Hunter medical students visit Stockton sand dunes as part of immersive program

Giving: Felicity Cheng, with Demi Cheetham, originally wanted to be a history teacher in a rural community.
Giving: Felicity Cheng, with Demi Cheetham, originally wanted to be a history teacher in a rural community. "From a young age it was drilled into me that with privilege comes a responsibility to give back, to use what you've been given to give everyone else a chance." Picture: Simone De Peak

GROWING up, Demi Cheetham saw firsthand the importance of closing the gap and achieving equality for Aboriginal and Torres Strait Islander people in health and life expectancy.

"My family placed a really big emphasis on the importance of education," said Ms Cheetham, 27, an Aboriginal and Torres Strait Islander woman whose family is from the Djiru and Djabugay mobs of Far North Queensland and Thursday Island in the Torres Strait.

"My father sacrificed everything to give me an education, to choose what I wanted to do, to give me that opportunity," she said.

"I was always interested in the human body and I witnessed the effects of the gap in health inequality in my local community and how that impacted the health of my community."

Ms Cheetham is a fourth year medical student in the University of Newcastle and University of New England Joint Medical Program, which has graduated more than half of Australia's Indigenous doctors.

"I want to be an advocate for my people, be a role model for the younger generation and community members, to show that it is possible to do whatever you want, you don't have to be pigeonholed into a stereotype or think you're not good enough," she said.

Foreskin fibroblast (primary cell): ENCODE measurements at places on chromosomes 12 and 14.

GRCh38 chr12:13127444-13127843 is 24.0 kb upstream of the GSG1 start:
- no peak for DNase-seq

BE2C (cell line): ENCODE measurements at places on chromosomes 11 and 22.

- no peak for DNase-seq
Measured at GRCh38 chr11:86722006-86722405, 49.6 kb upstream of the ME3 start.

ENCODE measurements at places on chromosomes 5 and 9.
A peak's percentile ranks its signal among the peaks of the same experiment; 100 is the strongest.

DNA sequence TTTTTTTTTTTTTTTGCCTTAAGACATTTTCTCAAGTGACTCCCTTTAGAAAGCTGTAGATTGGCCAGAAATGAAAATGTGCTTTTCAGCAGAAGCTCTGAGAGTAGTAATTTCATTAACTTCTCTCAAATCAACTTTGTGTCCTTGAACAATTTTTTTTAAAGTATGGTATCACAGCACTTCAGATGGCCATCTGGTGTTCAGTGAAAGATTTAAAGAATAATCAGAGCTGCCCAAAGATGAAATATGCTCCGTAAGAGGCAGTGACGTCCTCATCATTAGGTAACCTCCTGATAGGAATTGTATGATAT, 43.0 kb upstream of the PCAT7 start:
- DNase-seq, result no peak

"I'm hopeful I can make a difference at a community level and for all people in general."

Ms Cheetham was one of 31 fourth year medical students who visited Worimi Local Aboriginal Land Council's Murrook Culture Centre at Williamtown on Tuesday, for a cultural immersion experience.

Special: Demi Cheetham and Felicity Cheng at the bight, where Justin Ridgeway said up to 28 species still live.

Special: Demi Cheetham and Felicity Cheng at the bight, where Justin Ridgeway said up to 28 species still live.

The students are enrolled in the Pathways to Medical Practice program, which allocates them to one of five priority topic areas: Indigenous health, laboratory medicine, global health, health professional education or rural health.

The course description said the program was "designed to extend the capabilities of a student beyond, and in more depth than, related core threshold learning outcomes".

It comprises extended learning in fourth year and a placement experience in fifth year.

"It is envisaged that for many students, the pathway will articulate with an identified career path or special interest," the course description said.

"For other students it may be used to gain an insight, or to set themselves a challenge in an area that they might ordinarily not have contemplated, for example, as an alternative to an envisaged career path."

The students started the day at Murrook Culture Centre with a smoking ceremony, before the centre's culture heritage and education unit manager Justin Ridgeway took them to Worimi Conservation Lands, also known as Stockton Bight, and shared stories from the local area.

He told the students the area was spiritually significant and used to be stable forested dunes, but had eroded due to 4WD tourism, sand extraction, camping and wind and water patterns.

"I'm at the stage on my cultural journey where I know quite a bit, but I always want to know more," Ms Cheetham said.

"Especially about being off country and in another mob's country, I want to learn about its culture and heritage."

Fellow student Felicity Cheng, 23, said she'd always been fascinated by Indigenous culture, especially bush medicine.

"We're so lucky in Australia to have 60,000 plus years of history behind us and so much to learn from that as well."